Can I Get Worker’s Comp If Injured While Working from Home?

man injures back working from home With more employees working remotely these days, telecommuters may be wondering whether they will be covered by worker’s compensation if they get injured at home. A claim will need to meet certain standards, but you may be eligible for benefits if the injury is work-related. However, it can be more challenging to prove you suffered an injury while working from home.

Below, we discuss this issue in greater detail. If you need help getting worker’s compensation benefits, Sigman Janssen is here to help. Our law firm has a proven track record recovering millions of dollars on behalf of our clients, including compensation for injured workers. It costs nothing to learn more about your rights in an initial consultation. We also charge no upfront fees if you use our services.

Injuries Covered by Worker’s Compensation

In Wisconsin, an employer is liable when an employee suffers an injury that arises out of and during the course of his or her employment. This means that if you are injured while working remotely, your employer could be held liable under that provision.

An employee, however, who deviates from his or her working duties to perform a task or activity for a personal or private reason, will generally not receive worker’s compensation benefits. There is a greater burden of proof to show that you were performing services related to your job when injured.

Injuries that occur while working from home are also far more difficult to prove because there are often no other witnesses present. Many claims that should be covered end up being denied.

That is why it is important that you document what happened (take photos of the accident scene and your injuries), report the injury to your employer as soon as possible and seek prompt medical care.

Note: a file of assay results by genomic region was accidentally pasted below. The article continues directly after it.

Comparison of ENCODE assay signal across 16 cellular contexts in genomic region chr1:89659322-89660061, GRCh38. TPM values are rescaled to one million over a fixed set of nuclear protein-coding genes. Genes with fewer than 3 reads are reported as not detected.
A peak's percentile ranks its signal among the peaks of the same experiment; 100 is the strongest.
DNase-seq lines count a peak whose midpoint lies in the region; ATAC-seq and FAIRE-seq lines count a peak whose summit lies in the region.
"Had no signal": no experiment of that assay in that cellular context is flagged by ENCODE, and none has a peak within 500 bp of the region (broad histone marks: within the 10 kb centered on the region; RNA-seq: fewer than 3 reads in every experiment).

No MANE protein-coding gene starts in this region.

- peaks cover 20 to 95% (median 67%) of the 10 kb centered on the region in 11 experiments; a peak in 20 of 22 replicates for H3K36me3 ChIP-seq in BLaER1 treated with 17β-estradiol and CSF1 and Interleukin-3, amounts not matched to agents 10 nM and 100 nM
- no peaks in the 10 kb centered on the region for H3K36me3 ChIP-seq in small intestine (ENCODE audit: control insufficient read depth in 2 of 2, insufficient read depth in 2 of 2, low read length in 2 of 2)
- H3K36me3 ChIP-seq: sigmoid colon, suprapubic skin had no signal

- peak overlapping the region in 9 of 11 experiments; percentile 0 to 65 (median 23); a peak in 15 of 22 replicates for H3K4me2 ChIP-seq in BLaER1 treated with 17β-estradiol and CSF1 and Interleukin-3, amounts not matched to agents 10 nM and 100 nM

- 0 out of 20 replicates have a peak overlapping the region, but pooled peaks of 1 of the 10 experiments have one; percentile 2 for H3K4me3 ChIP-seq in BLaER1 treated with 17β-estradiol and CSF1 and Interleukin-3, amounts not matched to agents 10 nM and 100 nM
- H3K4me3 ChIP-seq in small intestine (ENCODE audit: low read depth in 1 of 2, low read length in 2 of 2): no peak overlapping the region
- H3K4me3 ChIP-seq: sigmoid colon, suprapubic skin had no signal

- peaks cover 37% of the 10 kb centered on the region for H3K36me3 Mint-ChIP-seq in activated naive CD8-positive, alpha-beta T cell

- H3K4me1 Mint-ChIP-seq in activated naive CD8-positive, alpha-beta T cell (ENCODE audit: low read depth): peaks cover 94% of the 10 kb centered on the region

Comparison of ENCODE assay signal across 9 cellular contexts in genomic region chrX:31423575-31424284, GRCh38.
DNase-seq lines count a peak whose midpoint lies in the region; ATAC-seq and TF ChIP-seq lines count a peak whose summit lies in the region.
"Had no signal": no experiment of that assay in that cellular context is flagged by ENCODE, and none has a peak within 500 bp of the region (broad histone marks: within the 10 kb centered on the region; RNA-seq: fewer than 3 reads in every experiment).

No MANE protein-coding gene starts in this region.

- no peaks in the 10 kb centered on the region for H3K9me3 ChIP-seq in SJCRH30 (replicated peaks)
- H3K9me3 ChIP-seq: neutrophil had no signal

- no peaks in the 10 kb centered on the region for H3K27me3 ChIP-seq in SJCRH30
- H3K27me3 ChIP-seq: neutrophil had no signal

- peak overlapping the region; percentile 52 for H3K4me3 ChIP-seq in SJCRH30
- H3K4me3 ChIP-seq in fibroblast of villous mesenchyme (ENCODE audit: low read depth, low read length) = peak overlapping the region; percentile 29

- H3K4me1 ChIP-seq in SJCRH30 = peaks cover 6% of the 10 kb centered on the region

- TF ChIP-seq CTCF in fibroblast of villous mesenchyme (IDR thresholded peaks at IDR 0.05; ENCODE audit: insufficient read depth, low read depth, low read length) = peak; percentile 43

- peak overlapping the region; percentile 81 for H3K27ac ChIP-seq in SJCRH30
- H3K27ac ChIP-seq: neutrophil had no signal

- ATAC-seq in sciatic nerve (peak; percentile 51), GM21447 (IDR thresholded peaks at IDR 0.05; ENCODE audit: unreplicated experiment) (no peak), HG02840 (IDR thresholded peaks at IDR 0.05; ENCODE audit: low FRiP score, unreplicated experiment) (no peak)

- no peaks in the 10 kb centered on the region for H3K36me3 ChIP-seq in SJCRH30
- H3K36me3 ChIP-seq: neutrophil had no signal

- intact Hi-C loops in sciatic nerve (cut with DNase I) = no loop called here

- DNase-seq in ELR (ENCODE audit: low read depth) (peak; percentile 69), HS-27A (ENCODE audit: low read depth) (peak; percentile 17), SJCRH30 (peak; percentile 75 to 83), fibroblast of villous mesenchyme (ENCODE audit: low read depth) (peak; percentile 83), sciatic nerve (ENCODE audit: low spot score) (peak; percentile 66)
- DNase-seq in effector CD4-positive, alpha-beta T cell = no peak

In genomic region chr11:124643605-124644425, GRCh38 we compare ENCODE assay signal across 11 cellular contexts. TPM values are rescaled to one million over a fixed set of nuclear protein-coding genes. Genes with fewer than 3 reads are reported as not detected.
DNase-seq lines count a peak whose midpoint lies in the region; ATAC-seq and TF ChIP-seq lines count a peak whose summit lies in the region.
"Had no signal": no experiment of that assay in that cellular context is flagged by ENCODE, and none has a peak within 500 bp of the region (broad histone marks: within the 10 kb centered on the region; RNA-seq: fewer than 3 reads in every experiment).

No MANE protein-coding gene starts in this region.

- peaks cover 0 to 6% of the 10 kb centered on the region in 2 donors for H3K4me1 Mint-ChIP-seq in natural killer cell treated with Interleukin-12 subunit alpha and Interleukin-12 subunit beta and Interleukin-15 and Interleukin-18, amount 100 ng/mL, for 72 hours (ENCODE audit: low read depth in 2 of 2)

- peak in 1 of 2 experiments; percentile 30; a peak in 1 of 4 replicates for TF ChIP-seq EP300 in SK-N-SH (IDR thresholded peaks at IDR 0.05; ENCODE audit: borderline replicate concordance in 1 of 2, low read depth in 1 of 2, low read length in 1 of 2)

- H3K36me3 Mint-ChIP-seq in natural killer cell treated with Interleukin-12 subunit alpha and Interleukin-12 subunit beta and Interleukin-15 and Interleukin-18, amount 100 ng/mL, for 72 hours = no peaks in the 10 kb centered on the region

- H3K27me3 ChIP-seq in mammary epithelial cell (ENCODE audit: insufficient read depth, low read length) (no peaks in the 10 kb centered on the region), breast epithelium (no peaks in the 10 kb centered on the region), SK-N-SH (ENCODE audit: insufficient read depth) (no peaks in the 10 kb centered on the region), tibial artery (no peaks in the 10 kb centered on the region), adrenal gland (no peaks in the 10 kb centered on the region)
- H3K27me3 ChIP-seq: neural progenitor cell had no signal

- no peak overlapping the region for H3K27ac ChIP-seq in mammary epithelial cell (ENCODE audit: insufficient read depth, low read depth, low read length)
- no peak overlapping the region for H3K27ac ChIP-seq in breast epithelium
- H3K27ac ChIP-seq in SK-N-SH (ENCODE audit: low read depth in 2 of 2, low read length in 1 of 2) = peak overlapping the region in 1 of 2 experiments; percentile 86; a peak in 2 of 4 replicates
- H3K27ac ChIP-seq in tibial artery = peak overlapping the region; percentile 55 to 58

It is also in your best interest to have an experienced lawyer by your side through the claims process. Here are several factors a lawyer is likely to review to determine your eligibility for benefits.  

Location of the Injury

It is important that you have a designated workplace to perform your work duties at home. If you use a computer all day, you should have a desk in a certain area where you typically work. Having this set up may make it less likely to have your claim dismissed.

For instance, you may be able to receive benefits if you suffer a back injury while at your work desk or if your computer power cord causes an electrical shock. However, you may face challenges if injured while sitting on the couch without sufficient back support or if you trip and fall in a different area of the house away from your work desk.

Time the Injury Occurred

Your employer may require that you maintain certain work hours or even log in or out of work. Your claim may proceed without delay if you can prove that your injury occurred while you were logged in.  

For instance, say you must work a maximum of eight hours a day with a one-hour lunch break between 9 a.m. and 6 p.m. If you get injured outside of your normal hours of operation, you will not be covered. This also applies if you work your hours anytime during the day but are injured at night.

Tasks Being Performed

Worker’s comp only applies to injuries that occur while performing job-related tasks or activities. You will need to prove that the any task you were performing at the time of the injury was related to your work. Otherwise, your employer may argue that you were injured while performing personal tasks.

Adhering to the Policy

Employers understand injuries can happen on the job site and even while working from home. Wisconsin developed telecommuting guidelines to help assist employers in managing employees working remotely. If your employer has a strict policy for telecommuters, the ability to obtain benefits will likely be reduced if you suffer an injury while violating company rules. 

Permission from Employer

Your employer must have given you explicit permission to work from home. You may have difficulty getting an injury covered by worker’s comp if your employer specifically told you not to perform any job-related tasks remotely. This applies if your work is inherently risky and requires strict supervision.

Get Answers to Your Legal Questions

Worker’s comp claims for injuries while telecommuting or working remotely can be more challenging to pursue than claims for on-site work injuries. For help getting the benefits you need, reach out to an Oshkosh worker’s compensation attorney from our firm today. We are prepared to work hard on your behalf to properly assess the circumstances of your injury and help prove your claim.

Our initial consultations are 100 percent free and completely confidential. There is no risk in calling us to find out how we may be able to help you and no obligation to move forward if you have a valid claim.

Sigman Janssen. Decades of Experience. Ph: (877) 888-5201